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Volume: Papers and Academic Promotion

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Editor, Journal of Clinical Investigation; and Massachusetts General Hospital, Boston, Massachusetts

Ann Intern Med. 1987;106(1):146-149. doi:10.7326/0003-4819-106-1-146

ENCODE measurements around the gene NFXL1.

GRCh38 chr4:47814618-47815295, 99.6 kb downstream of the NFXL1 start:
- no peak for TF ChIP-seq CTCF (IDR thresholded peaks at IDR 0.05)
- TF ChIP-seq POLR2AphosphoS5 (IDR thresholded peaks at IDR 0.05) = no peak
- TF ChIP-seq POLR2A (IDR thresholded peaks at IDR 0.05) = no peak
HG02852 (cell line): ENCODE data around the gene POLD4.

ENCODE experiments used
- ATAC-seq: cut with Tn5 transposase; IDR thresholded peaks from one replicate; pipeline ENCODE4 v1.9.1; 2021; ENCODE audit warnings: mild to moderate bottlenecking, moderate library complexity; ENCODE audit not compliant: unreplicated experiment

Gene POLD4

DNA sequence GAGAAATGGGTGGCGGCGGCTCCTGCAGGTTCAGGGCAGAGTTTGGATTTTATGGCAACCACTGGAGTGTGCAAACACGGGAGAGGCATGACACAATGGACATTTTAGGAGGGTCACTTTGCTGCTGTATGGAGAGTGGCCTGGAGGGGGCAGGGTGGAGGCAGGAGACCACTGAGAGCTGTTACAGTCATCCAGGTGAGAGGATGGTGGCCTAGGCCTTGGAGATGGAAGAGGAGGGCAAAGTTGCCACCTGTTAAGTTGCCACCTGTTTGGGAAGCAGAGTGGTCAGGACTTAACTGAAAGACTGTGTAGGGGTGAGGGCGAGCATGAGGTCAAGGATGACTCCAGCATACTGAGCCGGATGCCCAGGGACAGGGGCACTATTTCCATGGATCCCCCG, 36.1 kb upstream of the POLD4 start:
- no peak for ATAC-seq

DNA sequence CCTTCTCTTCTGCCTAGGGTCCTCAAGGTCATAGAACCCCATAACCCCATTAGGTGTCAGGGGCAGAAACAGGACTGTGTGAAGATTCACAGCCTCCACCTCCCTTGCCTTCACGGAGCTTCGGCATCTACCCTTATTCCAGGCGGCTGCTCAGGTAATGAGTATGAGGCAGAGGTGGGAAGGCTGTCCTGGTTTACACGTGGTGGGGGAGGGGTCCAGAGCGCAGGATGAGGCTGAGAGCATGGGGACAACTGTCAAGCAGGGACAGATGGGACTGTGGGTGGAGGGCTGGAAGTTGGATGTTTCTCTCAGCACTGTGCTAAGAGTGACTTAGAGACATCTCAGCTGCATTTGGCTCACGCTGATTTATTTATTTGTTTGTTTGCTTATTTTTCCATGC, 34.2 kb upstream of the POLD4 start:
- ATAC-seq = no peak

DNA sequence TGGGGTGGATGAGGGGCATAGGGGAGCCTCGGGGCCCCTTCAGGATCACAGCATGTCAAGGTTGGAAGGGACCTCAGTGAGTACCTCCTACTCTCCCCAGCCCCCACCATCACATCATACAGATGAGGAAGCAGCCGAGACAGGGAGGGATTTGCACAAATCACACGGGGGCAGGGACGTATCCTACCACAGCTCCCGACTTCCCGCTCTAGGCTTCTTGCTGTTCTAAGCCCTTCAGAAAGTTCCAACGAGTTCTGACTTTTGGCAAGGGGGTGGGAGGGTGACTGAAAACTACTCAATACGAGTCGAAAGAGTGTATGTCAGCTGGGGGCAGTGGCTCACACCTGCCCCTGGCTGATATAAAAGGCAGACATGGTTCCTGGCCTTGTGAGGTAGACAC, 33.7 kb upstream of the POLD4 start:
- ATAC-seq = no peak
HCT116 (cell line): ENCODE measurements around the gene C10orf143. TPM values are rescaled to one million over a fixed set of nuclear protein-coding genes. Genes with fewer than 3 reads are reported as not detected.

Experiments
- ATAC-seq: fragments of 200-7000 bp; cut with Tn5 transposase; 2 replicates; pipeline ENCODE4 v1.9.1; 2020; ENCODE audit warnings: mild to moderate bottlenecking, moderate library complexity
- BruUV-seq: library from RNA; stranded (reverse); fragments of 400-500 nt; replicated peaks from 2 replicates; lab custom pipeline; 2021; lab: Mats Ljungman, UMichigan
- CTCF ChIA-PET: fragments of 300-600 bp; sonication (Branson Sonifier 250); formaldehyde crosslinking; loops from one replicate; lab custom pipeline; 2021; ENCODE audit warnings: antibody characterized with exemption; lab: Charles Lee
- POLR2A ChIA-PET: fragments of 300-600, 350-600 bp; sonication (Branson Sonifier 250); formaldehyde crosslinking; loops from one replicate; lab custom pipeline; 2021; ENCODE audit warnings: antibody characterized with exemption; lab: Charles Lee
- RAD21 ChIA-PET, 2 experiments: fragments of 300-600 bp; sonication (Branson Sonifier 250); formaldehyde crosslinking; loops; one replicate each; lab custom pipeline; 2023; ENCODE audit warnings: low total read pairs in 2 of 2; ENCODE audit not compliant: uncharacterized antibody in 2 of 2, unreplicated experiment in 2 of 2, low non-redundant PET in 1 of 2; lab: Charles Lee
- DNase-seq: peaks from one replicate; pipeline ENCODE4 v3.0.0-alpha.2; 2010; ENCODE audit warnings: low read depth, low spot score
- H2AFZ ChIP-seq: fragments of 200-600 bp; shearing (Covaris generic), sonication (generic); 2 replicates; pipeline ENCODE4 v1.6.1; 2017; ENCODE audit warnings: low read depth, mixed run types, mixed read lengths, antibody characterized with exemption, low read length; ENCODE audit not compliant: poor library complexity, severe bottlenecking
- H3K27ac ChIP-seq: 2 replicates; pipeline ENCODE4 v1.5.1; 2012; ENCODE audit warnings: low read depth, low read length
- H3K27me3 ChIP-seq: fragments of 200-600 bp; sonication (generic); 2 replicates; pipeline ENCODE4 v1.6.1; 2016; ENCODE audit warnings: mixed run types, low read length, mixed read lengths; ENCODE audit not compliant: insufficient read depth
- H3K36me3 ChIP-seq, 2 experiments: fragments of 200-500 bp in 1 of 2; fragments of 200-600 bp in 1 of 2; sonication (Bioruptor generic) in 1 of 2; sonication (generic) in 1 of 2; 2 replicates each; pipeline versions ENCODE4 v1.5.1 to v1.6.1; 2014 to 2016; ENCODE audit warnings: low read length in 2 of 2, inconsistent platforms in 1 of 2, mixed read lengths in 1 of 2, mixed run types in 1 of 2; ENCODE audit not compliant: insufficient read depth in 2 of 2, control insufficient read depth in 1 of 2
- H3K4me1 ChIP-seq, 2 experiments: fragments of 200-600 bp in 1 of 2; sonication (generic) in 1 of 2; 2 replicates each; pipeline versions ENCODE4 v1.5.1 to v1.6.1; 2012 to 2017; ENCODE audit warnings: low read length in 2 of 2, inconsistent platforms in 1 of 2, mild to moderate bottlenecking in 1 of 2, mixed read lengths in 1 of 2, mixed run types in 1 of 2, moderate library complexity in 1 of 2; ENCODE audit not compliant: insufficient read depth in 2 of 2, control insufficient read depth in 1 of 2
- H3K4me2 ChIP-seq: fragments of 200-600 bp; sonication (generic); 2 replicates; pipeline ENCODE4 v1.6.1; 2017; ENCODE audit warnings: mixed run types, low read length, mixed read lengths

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Beginning 2 centuries ago, commentators have seen an excessive volume of scientific publications as linked to intellectual confusion, poor research design, and fraud in science (1-4). If each contributor to the literature published new and substantive knowledge, one might agree with the counterargument that the scientific literature is growing appropriately in proportion to a rising number of scientists (5) and accept the literature glut with resignation. Much of today's research, however, is done by teams, which has led to a progressive increase in multiauthored papers (6). Because the convention in biomedical research holds that the first or last authors are


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